Clinical psychology grad student first at Miami to receive NIH Kirschstein fellowship

A father holds his daughter's hand as they walk.

Anne Kalomiris, a graduate student and Miami Univeristy’s first Kirschstein-NRSA recipient, conducts research on the relationships between parenting behaviors and risk for children to develop anxiety.

Anne Kalomiris, a docotoral student in clinical psychology, is the first Miami University student to receive a Ruth L. Kirschstein Individual National Research Service Award (NRSA) from the National Institutes of Health (NIH).

According to NIH, the purpose of this prestigious fellowship is to “enable promising pre-doctoral students with potential to develop into productive, independent research scientists [and] to obtain mentored research training while conducting dissertation research.”

The dissertation research project Kalomiris proposed as part of her application examines whether young children’s temperaments and their mothers’ parenting styles affect their risk for developing anxiety. As part of this study, Kalomiris will analyze saliva samples and electroencephalogram (EEG) data from children about to enter kindergarten to search for neurological markers of anxiety risk.

Spit camp

The funding Kalomiris receives from the NIH will allow her to attend “spit camp” and receive other training. At spit camp, she will learn how to measure how much of the stress hormone cortisol is in the saliva samples she collects. She will also attend training focused on statistical analysis, and she’ll visit a mentor at Penn State who will help her better understand EEG methodology and teach her about functional magnetic resonance imaging (fMRI).

Because Miami doesn’t have any fMRI equipment, Kalomiris would not have an opportunity to learn about this technique for measuring and mapping brain activity without access to outside training. “This fellowship is broadening what’s available to me and opening doors for what I can pursue in my future career,” she says.

In addition, because of the stipend she will receive from NIH, Kalomiris will not need to teach or do clinical work to support herself. “It protects my time,” she says. “I’m excited to be able to just focus on my research and on my training.”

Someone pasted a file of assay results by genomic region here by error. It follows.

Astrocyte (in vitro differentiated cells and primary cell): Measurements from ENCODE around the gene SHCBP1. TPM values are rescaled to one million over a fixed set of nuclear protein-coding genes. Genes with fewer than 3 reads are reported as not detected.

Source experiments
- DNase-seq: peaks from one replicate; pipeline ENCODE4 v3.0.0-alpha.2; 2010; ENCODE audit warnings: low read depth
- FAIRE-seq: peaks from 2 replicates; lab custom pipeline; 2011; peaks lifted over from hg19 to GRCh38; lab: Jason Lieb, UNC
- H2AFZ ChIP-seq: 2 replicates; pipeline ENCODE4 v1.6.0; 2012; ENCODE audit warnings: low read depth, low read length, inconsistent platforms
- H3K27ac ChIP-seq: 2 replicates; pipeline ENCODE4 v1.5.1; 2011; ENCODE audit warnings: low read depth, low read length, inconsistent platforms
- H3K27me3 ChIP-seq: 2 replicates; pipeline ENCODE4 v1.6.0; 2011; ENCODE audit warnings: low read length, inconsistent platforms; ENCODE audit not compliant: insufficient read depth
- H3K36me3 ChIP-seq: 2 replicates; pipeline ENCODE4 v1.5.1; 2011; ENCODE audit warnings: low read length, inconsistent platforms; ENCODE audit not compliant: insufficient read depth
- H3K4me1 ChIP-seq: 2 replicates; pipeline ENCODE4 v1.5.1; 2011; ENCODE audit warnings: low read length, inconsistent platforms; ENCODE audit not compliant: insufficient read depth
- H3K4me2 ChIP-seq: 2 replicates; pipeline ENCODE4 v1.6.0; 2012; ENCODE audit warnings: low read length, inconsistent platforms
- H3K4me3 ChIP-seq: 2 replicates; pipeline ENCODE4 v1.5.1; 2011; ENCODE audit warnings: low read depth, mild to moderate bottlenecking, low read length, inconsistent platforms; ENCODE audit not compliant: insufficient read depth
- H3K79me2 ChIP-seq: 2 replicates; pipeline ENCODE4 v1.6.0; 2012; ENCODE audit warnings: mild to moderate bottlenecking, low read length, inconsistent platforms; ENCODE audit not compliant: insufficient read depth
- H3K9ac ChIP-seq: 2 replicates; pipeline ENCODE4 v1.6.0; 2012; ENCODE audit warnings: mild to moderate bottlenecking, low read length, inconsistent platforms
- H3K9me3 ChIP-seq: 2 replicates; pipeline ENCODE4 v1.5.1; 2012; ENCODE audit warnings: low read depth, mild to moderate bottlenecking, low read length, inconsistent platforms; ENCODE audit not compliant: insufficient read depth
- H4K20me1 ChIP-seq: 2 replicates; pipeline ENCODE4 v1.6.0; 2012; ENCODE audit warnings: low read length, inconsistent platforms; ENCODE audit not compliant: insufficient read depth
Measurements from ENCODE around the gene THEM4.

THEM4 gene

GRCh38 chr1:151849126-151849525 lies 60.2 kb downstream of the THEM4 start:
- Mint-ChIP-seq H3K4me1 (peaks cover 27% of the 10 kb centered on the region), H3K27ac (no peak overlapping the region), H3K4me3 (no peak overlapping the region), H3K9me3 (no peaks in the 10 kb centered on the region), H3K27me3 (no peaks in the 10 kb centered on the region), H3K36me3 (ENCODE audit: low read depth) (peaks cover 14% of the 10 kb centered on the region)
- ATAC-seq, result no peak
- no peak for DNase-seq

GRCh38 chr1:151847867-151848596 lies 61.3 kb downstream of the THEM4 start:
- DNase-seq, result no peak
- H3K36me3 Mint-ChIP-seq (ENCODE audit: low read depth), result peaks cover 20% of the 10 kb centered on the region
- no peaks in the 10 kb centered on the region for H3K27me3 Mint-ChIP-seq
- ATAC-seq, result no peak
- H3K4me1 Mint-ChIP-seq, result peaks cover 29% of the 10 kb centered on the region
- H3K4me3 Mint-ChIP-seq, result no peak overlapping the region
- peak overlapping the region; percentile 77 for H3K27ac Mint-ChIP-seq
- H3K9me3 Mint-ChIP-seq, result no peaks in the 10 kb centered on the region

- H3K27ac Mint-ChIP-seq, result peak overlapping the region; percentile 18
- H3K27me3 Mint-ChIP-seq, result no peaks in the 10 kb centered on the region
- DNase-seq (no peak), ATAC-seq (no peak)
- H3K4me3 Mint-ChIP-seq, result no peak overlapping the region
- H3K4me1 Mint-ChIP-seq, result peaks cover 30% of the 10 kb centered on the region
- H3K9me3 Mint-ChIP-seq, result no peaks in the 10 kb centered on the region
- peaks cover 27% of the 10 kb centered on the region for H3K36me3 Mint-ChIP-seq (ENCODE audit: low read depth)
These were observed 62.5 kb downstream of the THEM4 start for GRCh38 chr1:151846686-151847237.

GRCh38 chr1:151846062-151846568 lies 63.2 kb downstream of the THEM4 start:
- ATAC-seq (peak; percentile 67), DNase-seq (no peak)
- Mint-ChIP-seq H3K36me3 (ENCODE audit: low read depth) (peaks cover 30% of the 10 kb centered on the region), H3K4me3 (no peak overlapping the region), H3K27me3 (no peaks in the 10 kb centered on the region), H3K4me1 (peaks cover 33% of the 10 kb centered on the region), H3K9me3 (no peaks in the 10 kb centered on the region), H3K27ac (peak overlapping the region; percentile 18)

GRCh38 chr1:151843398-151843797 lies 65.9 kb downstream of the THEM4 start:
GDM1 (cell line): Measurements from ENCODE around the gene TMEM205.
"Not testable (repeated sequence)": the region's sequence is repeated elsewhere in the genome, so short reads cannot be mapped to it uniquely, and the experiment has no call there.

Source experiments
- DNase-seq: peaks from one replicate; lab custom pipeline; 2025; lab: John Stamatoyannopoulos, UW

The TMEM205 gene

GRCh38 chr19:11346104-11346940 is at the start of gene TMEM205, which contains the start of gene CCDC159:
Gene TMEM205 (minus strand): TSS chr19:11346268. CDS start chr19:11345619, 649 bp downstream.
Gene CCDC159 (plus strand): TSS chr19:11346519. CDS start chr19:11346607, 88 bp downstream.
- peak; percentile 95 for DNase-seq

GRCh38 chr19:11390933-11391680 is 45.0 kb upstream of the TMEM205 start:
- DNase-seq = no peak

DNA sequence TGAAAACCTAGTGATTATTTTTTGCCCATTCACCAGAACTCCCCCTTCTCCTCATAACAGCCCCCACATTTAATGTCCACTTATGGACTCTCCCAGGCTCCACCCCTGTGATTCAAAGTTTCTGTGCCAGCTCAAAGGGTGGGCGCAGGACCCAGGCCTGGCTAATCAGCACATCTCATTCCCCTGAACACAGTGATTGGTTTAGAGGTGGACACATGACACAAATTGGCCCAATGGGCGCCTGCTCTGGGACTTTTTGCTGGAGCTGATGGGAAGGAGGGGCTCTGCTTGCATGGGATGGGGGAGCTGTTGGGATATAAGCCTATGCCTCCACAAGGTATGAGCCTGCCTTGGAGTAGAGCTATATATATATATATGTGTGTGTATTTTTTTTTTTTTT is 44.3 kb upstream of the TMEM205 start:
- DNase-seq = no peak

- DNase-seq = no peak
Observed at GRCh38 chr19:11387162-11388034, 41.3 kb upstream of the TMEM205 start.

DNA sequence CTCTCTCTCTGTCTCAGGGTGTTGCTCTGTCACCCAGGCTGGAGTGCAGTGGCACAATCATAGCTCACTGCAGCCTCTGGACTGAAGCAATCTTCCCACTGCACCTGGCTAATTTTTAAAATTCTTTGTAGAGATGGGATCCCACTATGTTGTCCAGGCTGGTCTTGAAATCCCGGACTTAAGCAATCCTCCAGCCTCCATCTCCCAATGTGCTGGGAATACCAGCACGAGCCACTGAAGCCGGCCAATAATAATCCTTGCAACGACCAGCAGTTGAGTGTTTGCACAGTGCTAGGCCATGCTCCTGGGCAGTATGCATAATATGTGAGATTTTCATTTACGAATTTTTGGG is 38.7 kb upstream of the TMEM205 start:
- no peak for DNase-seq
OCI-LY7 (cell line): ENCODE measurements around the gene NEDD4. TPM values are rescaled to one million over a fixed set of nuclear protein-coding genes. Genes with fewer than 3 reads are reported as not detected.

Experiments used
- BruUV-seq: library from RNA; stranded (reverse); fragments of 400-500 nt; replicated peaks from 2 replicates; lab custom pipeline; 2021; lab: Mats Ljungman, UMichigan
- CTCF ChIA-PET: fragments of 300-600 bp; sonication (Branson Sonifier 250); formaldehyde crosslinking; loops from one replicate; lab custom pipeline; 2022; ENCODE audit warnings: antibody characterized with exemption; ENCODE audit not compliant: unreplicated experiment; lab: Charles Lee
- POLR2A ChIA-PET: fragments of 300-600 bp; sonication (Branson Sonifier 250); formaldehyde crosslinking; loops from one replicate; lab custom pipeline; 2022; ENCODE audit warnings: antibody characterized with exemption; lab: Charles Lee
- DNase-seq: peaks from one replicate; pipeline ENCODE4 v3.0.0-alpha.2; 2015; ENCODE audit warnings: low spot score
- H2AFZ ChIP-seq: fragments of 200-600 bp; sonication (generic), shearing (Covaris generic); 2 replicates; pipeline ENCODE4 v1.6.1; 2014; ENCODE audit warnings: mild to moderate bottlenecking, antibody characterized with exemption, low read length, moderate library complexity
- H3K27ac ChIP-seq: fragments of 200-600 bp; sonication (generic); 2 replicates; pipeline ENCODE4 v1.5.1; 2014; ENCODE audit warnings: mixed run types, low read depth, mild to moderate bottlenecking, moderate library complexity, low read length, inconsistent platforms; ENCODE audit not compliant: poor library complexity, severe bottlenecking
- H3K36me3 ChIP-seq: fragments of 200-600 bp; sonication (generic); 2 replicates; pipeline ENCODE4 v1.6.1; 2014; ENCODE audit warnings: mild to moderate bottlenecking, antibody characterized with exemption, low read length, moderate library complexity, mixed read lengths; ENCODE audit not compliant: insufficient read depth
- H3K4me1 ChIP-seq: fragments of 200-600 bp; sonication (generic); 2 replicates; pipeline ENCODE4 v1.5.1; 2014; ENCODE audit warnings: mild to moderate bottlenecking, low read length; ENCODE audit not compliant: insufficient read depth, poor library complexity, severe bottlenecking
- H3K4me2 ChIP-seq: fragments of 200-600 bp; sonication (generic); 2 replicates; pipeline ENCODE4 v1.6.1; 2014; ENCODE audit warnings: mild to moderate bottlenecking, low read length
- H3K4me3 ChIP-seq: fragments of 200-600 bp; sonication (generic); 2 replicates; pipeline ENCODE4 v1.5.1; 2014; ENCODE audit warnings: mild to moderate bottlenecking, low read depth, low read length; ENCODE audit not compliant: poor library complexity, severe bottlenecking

Developing patterns

Kalomiris’s study piggybacks on a longitudinal study conducted by associate professor of psychology Elizabeth Kiel, who is also Kalomiris’s research advisor. In her study, which began in 2011, Kiel brings children and their parents into the lab at annual intervals, beginning when the children are a year old.

This summer, Kalomiris will collect data from a cohort of children from Kiel’s study who will be entering kindergarten in the fall. This phase of the study will focus on examining how the children’s brains respond to making simple mistakes because this is relevant for anxiety risk. She will use data from when those same children were toddlers to understand how the interaction between the children’s temperament and the parenting they received in toddlerhood influences the way their brains function just before kindergarten.

Kalomiris expects to find that specific parenting behaviors may contribute to or protect against the development of neurological-markers of anxiety in children, particularly for those children who tended to react intensely to new things in toddlerhood. She says that identifying links between early parenting, temperament, and anxiety risk could help clinical psychologists customize treatment for their patients.

“If we find that only kids with certain temperaments are really susceptible to certain parenting behaviors,” Kalomiris says, “then we can target parental behavior interventions to the families that are going to be most benefitted.”

But Kalomiris’s fellowship is about more than laying the groundwork for a single intervention. Unlike with most NIH grants, the Kirschstein-NRSA supports an individual, rather than a project. NIH has funded Kalomiris, not because they think she has one good idea, but because they think she has the potential for many more. It’s a huge vote of confidence for any young researcher, but Kalomiris has taken it in stride and is already thinking about giving back.

“I’m still surprised and honored I was even given the opportunity,” she says. “I’m hoping someday I will get to mentor graduate or undergraduate students myself, and can help them get excited about research.” That’s just one more way NIH will see a return on its investment in Anne Kalomiris.


Written by Heather Beattey Johnston, Associate Director of Research Communications, Office for the Advancement of Research and Scholarship, Miami University.

Photo of Anne Kalomiris courtesy of Anne Kalomiris. Photo dad and daughter by Spirit-Fire via Flicker, used under Creative Commons license.